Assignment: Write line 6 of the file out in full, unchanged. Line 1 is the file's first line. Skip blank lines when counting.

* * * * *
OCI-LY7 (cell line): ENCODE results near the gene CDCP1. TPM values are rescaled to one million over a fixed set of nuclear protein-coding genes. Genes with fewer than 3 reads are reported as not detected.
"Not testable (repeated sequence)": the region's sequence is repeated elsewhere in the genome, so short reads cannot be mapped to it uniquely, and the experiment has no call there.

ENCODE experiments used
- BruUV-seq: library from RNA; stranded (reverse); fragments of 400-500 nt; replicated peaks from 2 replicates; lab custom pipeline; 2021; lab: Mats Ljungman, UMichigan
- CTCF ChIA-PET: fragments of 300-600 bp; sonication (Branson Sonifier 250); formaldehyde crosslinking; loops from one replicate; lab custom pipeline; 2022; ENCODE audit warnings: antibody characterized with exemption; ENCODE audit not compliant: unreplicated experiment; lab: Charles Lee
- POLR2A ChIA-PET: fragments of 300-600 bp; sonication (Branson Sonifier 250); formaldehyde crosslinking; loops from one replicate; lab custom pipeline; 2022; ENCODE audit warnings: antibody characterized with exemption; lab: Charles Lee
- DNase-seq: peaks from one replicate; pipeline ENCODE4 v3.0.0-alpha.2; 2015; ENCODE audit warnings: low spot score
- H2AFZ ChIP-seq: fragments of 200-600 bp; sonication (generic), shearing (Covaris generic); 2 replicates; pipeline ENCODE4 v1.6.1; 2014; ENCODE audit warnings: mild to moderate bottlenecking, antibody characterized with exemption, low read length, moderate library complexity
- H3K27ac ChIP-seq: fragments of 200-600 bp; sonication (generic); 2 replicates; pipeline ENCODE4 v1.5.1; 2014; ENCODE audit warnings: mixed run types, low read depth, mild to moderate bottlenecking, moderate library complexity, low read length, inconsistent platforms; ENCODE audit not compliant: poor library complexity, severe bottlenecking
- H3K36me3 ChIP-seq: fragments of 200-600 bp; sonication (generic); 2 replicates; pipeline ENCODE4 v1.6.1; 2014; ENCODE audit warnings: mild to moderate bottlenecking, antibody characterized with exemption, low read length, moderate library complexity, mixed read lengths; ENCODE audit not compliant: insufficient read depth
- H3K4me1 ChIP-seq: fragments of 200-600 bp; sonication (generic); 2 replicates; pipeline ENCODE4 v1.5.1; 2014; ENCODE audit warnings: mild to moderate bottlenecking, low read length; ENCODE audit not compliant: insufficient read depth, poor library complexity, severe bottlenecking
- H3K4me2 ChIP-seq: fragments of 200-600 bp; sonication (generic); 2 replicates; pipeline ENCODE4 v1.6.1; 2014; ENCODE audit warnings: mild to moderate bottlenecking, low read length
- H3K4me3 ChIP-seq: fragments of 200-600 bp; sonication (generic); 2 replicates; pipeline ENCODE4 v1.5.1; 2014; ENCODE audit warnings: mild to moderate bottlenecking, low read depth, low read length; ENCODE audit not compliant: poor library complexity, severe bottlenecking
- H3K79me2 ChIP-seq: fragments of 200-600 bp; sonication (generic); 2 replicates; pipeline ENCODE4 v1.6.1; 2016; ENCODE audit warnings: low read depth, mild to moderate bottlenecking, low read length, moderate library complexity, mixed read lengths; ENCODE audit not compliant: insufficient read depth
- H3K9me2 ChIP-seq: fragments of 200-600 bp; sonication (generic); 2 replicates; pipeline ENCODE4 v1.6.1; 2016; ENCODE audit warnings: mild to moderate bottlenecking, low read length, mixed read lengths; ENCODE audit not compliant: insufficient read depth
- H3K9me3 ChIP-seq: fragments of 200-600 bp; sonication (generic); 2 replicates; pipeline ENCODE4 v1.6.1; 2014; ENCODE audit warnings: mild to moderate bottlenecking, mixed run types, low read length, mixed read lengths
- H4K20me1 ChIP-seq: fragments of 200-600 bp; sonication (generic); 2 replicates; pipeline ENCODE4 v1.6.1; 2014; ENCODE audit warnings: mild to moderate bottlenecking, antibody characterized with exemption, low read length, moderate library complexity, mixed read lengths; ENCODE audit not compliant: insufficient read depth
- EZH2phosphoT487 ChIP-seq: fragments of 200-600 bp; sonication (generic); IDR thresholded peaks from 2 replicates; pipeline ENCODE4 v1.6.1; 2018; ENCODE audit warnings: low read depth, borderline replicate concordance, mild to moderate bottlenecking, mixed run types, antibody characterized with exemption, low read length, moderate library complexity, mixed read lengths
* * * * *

- POLR2A ChIA-PET: fragments of 300-600 bp; sonication (Branson Sonifier 250); formaldehyde crosslinking; loops from one replicate; lab custom pipeline; 2022; ENCODE audit warnings: antibody characterized with exemption; lab: Charles Lee